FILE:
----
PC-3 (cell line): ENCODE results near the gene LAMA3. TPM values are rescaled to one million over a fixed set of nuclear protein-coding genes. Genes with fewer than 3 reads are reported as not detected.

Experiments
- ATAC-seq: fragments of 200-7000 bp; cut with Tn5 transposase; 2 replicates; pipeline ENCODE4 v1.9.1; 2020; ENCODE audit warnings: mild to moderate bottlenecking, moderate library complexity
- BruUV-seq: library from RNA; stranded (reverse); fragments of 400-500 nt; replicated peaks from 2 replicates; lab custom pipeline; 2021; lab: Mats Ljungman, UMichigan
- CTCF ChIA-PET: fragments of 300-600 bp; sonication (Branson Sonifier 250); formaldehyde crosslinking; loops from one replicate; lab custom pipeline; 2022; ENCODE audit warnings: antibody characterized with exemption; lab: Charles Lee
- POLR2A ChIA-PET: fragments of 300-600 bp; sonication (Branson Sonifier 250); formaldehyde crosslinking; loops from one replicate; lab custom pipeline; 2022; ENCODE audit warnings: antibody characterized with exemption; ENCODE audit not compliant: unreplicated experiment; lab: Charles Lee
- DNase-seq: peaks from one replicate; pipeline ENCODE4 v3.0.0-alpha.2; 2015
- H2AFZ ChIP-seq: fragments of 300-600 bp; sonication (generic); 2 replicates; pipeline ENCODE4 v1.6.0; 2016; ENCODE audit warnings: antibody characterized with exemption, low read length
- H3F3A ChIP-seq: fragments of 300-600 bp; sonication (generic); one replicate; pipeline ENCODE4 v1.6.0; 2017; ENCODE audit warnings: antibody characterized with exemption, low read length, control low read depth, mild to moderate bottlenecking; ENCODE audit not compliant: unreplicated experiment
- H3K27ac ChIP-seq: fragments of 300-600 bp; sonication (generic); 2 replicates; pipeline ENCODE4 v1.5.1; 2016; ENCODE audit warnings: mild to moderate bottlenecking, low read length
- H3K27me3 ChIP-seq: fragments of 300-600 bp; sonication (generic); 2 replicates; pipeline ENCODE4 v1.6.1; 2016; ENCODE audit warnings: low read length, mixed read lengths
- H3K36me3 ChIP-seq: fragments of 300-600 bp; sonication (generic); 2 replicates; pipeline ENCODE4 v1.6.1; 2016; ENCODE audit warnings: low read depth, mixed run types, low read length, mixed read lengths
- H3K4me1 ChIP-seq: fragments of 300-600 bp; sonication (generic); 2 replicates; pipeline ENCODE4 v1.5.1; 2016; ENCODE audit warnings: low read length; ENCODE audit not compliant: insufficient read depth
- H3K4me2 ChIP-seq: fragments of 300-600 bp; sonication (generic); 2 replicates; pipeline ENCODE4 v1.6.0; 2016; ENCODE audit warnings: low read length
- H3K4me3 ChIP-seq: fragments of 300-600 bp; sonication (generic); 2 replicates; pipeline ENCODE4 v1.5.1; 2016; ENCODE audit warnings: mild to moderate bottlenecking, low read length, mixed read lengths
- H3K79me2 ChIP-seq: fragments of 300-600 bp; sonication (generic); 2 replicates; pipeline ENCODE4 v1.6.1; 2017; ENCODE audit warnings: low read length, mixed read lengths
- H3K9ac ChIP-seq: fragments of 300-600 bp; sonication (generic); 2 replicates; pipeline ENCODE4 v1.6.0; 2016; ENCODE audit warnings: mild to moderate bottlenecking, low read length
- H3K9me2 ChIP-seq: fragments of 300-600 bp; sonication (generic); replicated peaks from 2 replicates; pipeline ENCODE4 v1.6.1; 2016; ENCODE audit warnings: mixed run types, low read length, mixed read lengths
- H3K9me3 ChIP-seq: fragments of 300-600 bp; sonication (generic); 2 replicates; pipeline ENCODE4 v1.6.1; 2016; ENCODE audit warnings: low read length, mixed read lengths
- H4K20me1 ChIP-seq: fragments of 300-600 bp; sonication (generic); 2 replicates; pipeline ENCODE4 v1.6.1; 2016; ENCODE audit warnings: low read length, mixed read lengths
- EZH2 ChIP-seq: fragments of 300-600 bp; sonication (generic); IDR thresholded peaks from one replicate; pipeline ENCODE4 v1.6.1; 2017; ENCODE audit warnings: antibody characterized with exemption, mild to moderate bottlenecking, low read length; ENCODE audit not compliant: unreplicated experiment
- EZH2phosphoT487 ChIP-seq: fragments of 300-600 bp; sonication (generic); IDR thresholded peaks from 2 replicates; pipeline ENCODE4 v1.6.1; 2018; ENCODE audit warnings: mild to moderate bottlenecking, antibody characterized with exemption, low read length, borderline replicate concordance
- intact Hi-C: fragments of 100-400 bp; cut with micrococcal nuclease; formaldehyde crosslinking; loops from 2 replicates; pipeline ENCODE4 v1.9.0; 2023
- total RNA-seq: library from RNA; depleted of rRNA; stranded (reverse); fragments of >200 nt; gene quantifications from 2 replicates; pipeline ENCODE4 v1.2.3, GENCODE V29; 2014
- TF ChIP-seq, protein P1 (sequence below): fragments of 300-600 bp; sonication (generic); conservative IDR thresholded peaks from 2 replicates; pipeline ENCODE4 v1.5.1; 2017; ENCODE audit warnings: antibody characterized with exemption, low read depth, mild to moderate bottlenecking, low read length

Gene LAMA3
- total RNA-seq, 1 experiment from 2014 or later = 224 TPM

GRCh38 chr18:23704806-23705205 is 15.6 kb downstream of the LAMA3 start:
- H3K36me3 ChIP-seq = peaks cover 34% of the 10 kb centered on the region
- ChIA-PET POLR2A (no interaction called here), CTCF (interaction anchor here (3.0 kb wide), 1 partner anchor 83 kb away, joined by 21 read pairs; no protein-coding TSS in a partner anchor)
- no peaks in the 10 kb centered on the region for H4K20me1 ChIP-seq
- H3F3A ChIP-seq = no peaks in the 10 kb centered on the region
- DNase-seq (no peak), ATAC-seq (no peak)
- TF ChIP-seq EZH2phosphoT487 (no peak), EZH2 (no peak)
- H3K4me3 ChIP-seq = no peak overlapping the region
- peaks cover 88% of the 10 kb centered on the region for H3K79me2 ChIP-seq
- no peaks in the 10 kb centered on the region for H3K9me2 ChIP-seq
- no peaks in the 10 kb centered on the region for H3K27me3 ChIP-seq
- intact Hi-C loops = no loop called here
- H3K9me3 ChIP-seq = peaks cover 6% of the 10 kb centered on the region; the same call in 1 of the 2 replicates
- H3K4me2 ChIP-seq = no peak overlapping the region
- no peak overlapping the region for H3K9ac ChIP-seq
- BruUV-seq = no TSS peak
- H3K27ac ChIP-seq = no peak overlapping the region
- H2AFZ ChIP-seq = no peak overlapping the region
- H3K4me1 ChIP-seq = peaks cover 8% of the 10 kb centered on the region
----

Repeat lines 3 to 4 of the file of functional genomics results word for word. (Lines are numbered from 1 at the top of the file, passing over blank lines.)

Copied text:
- ATAC-seq: fragments of 200-7000 bp; cut with Tn5 transposase; 2 replicates; pipeline ENCODE4 v1.9.1; 2020; ENCODE audit warnings: mild to moderate bottlenecking, moderate library complexity
- BruUV-seq: library from RNA; stranded (reverse); fragments of 400-500 nt; replicated peaks from 2 replicates; lab custom pipeline; 2021; lab: Mats Ljungman, UMichigan